Being in our mid forties with the kids grown and out of the house my wife and I find ourselves being more impulsive every day. We've begun to live by the adage that you don't stop playing because you grow older, you grow older because you stop playing. So, quite out of the blue, we decided to go all out this Halloween.
Here's how I transformed from a weekend warrior golfer to a mild mannered scarecrow Halloween costume. The first thing we did was go to a nationally recognized party store to look at costumes. After about an hour, we weren't very impressed. So, we decided to go to our local Goodwill.
At Goodwill, my wife found a black hat with raffia glued to the inside of it. This was all the inspiration I needed. I knew that if I only had a brain, I could be the scarecrow.
With the straw filled hat in hand, I set out to find the rest of the costume. First, I found a plaid long-sleeved flannel shirt. Goodwill also had some raffia, rope, and bandannas for next to nothing. The pants were a challenge until I had a light bulb above the head moment. (And this happened before I visited the wizard!) Instead of going with jeans, I would get some black jogging pants, cut out the elastic from the legs, and then cut up the bottom to make it look frayed.
Here's how I made my costume for my middle-aged night of trick or treating. (1) I hot glued raffia to the inside of the hat and then put it on and gave myself a “haircut.” (2) I hot glued raffia so that it stuck out of some of the openings between the buttons. (3) I hot glued raffia to the cuffs of the shirt and then trimmed the straw. (4) I cut out a “patch” from the bandanna and glued it over the pocket of the shirt. Before gluing it down, I placed some straw (raffia) around the edges so that it looked like the straw was poking out of the patch. (5) I glued similar “patches” with straw to the shirt and pants. (6) I cut out the elastic from the pants leg cuffs and then cut out triangles from the edge to make points on the pants legs. (7) I glued more straw to the cuffs of the pants, put them on, and trimmed around my feet. (8) A bandanna around my neck and a piece of rope around my waist finished the crow deterring ensemble. (9) Finally, I went back and hot glued strips of the bandanna on top of all of the straw on the inside of the costume so that I wouldn't feel so scratchy. (Scaring crows may be an important job but one should never skimp on comfort. At least that's what the Tin Man told me.)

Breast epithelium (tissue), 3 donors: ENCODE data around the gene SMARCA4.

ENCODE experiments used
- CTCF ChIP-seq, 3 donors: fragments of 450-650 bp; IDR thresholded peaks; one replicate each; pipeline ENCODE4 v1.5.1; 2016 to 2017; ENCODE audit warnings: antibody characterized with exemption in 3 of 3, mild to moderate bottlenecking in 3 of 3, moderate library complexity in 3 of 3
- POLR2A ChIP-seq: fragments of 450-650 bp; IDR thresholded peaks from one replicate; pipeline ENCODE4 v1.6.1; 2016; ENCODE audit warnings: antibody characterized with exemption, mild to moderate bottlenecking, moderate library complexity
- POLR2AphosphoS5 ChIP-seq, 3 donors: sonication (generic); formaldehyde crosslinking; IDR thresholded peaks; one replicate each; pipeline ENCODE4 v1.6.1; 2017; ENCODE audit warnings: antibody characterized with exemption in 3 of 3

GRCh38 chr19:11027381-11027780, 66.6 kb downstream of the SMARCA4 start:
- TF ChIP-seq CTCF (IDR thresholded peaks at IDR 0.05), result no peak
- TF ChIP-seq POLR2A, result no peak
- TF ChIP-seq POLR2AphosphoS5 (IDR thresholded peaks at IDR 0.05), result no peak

The face makeup was created by mixing food coloring with an ivory liquid foundation base makeup. The “patches” on my cheeks and nose were done with the colored foundation and outlined with liquid eye liner. After outlining the patches, stitch marks really brought the look home. The eyebrows were also done with the eye liner. After covering up my original eyebrows with the colored foundation, I drew triangle like eyebrows with straight bottoms. The cheek patches were blue and green. The nose patch was red. Finally, the rest of the face was a straw yellow.
I don't know if we will ever go this far again for Halloween, but it sure was a lot of fun. Many thanks to my best friend of twenty-five years for all the help and humor. She ended up being a witch. (But only for Halloween!)